|Asset Ownership||Acts as a custodian for the user, responsible for holding a ledger; consideration is that there is little-to-no recourse if assets are lost (E.g. mt Gox hacking), “not your wallet, not your crypto”||Self custody of assets through crypto wallet|
|Privacy||Increasingly less anonymous – requiring KYC as well as wallet ownership identification when transferring out of the platform||Anonymous – no KYC required|
|Trading price / liquidity||Spread depends on exchanges’ connections to liquidity providers; more prone to market manipulation (fake trading and wash trading)||Depending on the availability of the number of users/liquidity providers, typically use “automated market maker” (AMM) protocols (e.g. Compound, Uniswap, Sushiswap) to determine prices (they can also be order book DEXs – e.g. Gnosis Protocol or LoopRing), which will usually be close to CEXs because of the prevalence of arbitrage bots; lack of volume is a challenge (which may impact price – see below)|
Important consideration: Front running risk, as miners can preview transactions since they validate them, and this means they can front-run traders.
Note: Order book DEXs use algorithms through smart contracts to discover and move transactions among individual users. AMMs rely on using liquidity pools sourced from users rather than waiting to match buy and sell orders – liquidity providers may receive governance tokens that also ensure distributed governance and incentives in the DEX
|Trade execution speed||Typically in milliseconds, for market orders||Min. 15 seconds – transactions need to be validated on blockchains|
|Trading pairs availability||Crypto asset availability/listing is the platform’s decision and/or liquidity providers; at times, they have fiat/crypto trading pairs.||Often more extensive, no real limit on what is available for trade; however, less liquid pairs may result in high ‘slippage’ I.e. trading at a price different from what is listed, especially for large trades; typically, no fiat/crypto trading pairs.|
|Fees||Typically higher than DEXs (% of volume)||Typically lower than CEXs ($ per trade)|
|Market concentration||Global exchanges dominate volumes; however local players serve as convenient LCY-to-crypto on-ramp||Typically 1-2 big ones for each blockchain|
|Other services||Crypto launchpads: projects can apply to launch tokens, token airdrops (I.e. distribute free tokens)|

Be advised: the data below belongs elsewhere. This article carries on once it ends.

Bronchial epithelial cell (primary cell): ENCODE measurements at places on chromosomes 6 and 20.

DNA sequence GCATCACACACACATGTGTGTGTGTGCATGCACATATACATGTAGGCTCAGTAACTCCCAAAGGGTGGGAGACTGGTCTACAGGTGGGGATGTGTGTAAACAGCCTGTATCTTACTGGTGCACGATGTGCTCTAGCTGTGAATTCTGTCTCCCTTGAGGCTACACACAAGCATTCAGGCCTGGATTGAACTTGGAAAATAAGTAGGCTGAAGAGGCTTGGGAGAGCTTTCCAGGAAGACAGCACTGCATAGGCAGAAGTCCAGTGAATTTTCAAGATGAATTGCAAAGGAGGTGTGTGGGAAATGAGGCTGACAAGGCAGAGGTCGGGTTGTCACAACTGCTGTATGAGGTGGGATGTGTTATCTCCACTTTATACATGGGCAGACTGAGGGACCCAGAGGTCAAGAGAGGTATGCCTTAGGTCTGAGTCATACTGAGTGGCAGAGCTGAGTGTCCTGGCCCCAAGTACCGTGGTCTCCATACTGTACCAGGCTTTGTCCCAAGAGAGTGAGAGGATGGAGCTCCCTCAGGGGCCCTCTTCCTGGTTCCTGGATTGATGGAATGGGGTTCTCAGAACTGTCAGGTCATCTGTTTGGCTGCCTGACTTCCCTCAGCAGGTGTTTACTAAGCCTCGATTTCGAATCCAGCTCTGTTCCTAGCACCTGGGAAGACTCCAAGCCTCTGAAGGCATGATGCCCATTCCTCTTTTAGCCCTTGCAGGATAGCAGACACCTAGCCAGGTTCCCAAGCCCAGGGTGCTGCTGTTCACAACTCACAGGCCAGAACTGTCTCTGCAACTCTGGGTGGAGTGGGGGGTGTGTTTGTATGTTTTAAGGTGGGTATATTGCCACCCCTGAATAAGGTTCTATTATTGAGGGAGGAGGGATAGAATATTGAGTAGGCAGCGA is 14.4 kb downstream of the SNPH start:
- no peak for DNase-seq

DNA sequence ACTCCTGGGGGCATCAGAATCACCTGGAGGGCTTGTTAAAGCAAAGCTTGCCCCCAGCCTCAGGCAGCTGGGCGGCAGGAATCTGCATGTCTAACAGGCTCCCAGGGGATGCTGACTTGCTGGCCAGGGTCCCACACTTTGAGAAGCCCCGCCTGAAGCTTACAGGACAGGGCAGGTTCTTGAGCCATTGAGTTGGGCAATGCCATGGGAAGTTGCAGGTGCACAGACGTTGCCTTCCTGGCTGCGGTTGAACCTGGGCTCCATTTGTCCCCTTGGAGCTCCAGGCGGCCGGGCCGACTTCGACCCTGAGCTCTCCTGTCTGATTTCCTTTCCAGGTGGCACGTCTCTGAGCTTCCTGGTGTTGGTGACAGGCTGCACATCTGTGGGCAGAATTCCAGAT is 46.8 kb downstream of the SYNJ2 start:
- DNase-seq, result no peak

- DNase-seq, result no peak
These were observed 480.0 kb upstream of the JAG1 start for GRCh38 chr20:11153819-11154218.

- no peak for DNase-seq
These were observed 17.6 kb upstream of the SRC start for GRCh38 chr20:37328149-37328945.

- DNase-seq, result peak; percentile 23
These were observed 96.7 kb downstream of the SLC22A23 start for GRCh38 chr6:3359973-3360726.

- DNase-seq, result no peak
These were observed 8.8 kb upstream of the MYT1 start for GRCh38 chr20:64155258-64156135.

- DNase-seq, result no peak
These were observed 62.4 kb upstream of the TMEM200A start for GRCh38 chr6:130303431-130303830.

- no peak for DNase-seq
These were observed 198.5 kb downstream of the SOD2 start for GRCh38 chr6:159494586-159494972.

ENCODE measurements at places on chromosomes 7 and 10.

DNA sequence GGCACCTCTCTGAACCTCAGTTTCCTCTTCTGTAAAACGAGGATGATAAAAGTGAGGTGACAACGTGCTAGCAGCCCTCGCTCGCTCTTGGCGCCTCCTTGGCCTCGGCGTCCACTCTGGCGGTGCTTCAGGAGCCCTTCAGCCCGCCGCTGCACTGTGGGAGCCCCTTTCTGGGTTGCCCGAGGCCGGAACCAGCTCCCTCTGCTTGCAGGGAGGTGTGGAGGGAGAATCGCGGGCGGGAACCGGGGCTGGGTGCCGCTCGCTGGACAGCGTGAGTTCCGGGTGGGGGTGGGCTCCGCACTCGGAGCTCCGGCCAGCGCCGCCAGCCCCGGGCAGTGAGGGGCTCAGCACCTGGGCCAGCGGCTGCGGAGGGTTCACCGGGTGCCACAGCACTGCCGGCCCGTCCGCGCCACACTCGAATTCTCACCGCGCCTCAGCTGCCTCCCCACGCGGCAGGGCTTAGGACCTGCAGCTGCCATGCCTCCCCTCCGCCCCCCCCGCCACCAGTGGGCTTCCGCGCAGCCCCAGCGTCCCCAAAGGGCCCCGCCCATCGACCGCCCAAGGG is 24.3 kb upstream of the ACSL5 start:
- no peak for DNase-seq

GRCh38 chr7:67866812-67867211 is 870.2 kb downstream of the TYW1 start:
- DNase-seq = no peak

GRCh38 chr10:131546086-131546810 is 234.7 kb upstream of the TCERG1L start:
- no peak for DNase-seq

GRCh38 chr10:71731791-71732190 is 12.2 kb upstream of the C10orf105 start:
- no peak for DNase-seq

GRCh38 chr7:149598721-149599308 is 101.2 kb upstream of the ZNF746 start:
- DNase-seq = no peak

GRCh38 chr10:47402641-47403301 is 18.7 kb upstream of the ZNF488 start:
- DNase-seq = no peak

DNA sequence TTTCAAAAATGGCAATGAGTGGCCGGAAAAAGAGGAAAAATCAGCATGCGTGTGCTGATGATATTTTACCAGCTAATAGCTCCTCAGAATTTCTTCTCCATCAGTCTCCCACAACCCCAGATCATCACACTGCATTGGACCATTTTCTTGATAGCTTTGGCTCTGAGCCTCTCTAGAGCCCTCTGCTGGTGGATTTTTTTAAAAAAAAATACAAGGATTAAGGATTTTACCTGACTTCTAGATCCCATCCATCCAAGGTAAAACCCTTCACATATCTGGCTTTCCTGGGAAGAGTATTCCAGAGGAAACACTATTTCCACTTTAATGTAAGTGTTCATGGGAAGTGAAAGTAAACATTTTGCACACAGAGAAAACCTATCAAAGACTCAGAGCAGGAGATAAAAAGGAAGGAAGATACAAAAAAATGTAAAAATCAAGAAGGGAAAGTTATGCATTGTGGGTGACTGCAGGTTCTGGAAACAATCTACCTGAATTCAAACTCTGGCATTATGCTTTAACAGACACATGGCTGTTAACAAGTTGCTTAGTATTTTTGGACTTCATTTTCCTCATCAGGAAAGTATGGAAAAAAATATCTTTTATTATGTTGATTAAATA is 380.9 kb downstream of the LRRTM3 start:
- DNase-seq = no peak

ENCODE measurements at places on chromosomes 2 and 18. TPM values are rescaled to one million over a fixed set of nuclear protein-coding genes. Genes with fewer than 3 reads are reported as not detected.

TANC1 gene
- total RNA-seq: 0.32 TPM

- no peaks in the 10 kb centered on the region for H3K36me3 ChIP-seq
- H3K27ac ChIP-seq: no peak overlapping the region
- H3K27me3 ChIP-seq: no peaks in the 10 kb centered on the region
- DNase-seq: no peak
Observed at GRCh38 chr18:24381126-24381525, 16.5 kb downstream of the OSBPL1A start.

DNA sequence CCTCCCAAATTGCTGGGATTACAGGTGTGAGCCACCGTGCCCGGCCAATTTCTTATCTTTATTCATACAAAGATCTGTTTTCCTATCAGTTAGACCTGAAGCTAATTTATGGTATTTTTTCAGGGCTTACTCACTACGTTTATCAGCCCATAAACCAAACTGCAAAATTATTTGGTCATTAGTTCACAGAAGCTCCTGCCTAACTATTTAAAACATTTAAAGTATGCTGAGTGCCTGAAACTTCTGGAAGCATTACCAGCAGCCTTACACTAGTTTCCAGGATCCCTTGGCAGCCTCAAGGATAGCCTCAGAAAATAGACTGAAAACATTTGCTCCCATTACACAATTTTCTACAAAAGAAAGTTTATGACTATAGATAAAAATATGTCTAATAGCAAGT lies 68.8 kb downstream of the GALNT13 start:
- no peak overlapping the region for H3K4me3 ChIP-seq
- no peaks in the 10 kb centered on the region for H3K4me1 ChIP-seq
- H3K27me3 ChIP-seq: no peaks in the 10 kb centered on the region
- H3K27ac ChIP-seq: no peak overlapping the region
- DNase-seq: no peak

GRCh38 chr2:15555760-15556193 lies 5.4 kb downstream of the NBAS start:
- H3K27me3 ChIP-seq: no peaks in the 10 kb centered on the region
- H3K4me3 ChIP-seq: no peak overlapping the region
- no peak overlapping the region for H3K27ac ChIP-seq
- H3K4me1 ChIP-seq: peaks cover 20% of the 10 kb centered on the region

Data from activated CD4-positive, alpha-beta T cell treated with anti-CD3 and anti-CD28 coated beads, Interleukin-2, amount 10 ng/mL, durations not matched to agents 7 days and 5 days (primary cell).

Staking: Users can ‘lock’ their tokens for interest
Financial products: futures and derivatives trading, leveraged trading
Others: customer support
|Swapping, Yield Farming, Liquidity Pools, Initial Farm Offerings, NFT profile pictures|
|Governance||Centralized – decisions are made by the owner(s) or a small group.||Distributed – many AMM-based DEXs use governance tokens, to democratize the control of the platform and as a reward mechanism for liquidity providers.|
CEXs and DEXs will co-exist as they each have their benefits. CEXs are important fiat-to-crypto on-ramp and crypto-to-fiat off-ramp for many users and are convenient ways to purchase crypto, especially due to their connections with local payments providers allowing users to purchase from or cash out directly to their local currency. The acceptance of DEX will be in-line with the adoption of blockchain technology, as well as better educated users and technological developments that make the usage more user-friendly. Ultimately, for the person in the street, the simplicity of CEXs may far outweigh the inconvenience of using DEXs, as well as the savings from quote spreads or fees, as the amount being traded is not large and the frequency is not high.
From an investment point of view, and by drawing parallels with tradfi, it is likely the case that there will be a few dominant global CEXs due to the advantages of having greater liquidity and hence better pricing, which users prioritize. Due to CEX’s key use case as on-and-off ramps, their local connectivity to payment solutions providers is important, thereby allowing users to easily buy and sell cryptocurrencies using the local currency. This will be a differentiating factor within any locality, and a potential moat for the business, allowing local players to thrive. As consumer knowledge and comfort on web3 and web3 increases, this advantage will erode and, as a result, accelerate the compression of margins and fees that these local players can charge, which has already been observed. At present, while the adoption of blockchain is increasing, it is still at a nascent stage and so this will likely occur over a multi-year time frame.
The compression of margins and fees will also impact the global exchanges, and the result will be extremely low fees to the user, much like traditional stock trading platforms today. It will thus be a volume game more so than it already is, and exchanges will also continue to innovate with new products and services (e.g. launchpads, staking, NFT marketplace) in order to diversify their revenue streams.